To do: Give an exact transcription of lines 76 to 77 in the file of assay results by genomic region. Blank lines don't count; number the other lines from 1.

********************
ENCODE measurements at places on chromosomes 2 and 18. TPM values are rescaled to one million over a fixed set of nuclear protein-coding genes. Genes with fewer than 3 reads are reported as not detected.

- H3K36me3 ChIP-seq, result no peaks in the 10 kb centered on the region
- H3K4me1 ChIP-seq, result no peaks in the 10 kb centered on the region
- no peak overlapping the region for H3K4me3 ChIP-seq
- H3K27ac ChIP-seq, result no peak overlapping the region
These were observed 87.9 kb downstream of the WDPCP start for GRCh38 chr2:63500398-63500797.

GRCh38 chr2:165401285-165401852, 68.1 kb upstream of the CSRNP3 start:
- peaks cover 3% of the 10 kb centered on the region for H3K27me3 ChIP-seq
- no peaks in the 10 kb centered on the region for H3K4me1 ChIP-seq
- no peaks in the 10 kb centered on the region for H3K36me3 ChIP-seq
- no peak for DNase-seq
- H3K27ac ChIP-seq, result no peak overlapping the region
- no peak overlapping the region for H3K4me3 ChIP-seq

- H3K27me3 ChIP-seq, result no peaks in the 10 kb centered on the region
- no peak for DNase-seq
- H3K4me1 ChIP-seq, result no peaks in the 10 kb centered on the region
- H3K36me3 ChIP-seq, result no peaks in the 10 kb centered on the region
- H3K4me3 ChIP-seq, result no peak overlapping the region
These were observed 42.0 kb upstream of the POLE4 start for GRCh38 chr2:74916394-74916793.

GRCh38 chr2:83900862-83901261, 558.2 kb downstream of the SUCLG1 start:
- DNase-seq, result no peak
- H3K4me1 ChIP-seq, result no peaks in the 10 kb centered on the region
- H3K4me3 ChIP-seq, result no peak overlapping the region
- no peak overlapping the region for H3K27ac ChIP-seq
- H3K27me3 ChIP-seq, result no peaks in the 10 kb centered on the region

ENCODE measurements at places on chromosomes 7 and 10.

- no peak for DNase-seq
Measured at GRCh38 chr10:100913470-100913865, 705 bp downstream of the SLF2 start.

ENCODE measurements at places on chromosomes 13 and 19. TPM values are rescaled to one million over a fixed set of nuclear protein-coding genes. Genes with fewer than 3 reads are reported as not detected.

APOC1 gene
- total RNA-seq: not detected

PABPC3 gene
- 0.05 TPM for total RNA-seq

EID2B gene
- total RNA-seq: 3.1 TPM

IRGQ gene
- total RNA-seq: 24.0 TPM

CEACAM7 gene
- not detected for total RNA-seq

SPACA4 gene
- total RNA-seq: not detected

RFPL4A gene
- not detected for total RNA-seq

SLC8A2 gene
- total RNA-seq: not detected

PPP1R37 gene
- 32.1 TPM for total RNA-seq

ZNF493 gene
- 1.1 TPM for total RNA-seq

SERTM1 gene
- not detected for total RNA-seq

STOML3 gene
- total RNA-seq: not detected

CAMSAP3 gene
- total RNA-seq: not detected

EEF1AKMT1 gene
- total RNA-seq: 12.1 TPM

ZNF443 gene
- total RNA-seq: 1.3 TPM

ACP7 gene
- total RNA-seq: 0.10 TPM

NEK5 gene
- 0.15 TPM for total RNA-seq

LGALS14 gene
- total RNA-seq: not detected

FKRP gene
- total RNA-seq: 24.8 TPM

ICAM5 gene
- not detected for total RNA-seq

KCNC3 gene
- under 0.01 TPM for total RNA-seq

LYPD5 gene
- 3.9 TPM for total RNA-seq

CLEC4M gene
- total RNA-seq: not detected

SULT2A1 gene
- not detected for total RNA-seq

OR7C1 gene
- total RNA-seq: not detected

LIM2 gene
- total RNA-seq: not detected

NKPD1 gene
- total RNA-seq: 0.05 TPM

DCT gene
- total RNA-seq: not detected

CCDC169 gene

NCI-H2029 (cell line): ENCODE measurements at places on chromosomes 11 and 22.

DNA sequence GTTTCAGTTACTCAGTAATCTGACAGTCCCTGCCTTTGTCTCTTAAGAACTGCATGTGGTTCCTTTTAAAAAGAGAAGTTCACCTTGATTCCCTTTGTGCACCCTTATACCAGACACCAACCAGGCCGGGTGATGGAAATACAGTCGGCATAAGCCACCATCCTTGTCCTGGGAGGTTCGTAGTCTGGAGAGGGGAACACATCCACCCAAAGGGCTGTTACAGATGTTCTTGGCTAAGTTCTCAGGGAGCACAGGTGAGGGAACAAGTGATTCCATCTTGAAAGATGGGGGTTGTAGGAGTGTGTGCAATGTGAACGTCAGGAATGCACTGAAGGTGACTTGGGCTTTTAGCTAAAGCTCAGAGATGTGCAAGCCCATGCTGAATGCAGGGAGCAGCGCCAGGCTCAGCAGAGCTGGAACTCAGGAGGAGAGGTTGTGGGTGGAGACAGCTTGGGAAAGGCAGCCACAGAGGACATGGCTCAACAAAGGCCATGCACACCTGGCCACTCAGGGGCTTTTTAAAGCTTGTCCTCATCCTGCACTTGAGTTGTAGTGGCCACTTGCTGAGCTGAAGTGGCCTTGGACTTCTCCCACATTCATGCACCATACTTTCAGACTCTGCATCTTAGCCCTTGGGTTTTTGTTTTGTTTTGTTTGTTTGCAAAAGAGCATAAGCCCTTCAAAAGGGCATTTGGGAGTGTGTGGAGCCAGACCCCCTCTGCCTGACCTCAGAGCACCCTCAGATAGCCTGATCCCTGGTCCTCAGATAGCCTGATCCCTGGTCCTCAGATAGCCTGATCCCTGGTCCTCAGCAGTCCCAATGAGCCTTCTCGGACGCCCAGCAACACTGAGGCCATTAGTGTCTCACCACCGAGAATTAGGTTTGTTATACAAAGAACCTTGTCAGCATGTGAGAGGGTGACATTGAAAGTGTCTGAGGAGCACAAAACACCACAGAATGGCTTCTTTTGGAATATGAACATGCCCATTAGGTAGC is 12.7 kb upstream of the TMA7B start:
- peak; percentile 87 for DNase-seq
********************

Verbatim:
SULT2A1 gene
- not detected for total RNA-seq